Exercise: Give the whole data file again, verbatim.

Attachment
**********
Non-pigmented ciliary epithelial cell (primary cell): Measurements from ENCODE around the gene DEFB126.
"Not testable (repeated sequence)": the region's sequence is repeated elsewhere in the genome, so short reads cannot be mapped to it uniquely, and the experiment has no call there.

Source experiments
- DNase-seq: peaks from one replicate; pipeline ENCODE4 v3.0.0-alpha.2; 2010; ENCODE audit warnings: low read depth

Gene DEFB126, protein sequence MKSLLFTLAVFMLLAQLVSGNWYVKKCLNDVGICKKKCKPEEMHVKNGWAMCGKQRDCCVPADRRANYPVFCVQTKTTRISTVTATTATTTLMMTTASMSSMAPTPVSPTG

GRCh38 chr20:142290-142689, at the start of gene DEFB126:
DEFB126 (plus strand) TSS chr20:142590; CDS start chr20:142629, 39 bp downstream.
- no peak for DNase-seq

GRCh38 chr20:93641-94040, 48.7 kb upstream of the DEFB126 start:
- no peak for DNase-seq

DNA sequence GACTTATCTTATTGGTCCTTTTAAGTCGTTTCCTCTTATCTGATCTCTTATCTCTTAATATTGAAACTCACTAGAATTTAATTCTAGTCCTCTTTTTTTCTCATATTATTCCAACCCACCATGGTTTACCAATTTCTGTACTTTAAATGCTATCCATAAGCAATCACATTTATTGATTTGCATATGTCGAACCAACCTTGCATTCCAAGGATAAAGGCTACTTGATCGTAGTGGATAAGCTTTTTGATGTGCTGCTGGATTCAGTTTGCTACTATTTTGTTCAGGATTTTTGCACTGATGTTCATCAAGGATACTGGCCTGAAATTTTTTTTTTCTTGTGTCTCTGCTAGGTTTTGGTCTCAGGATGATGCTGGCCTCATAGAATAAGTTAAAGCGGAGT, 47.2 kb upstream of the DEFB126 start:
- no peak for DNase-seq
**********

Non-pigmented ciliary epithelial cell (primary cell): Measurements from ENCODE around the gene DEFB126.
"Not testable (repeated sequence)": the region's sequence is repeated elsewhere in the genome, so short reads cannot be mapped to it uniquely, and the experiment has no call there.

Source experiments
- DNase-seq: peaks from one replicate; pipeline ENCODE4 v3.0.0-alpha.2; 2010; ENCODE audit warnings: low read depth

Gene DEFB126, protein sequence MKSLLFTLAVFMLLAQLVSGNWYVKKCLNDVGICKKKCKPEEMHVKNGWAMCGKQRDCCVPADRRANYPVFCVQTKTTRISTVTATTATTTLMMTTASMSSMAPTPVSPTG

GRCh38 chr20:142290-142689, at the start of gene DEFB126:
DEFB126 (plus strand) TSS chr20:142590; CDS start chr20:142629, 39 bp downstream.
- no peak for DNase-seq

GRCh38 chr20:93641-94040, 48.7 kb upstream of the DEFB126 start:
- no peak for DNase-seq

DNA sequence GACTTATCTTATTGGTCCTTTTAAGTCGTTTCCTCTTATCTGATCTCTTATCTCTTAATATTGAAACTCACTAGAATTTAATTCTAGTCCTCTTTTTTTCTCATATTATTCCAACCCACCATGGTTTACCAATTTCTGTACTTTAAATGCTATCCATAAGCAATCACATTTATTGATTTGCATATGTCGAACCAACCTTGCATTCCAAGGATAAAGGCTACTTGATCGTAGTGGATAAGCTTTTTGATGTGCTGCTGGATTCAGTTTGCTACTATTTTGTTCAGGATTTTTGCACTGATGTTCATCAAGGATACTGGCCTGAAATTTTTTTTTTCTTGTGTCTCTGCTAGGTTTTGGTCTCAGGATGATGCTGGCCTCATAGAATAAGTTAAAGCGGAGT, 47.2 kb upstream of the DEFB126 start:
- no peak for DNase-seq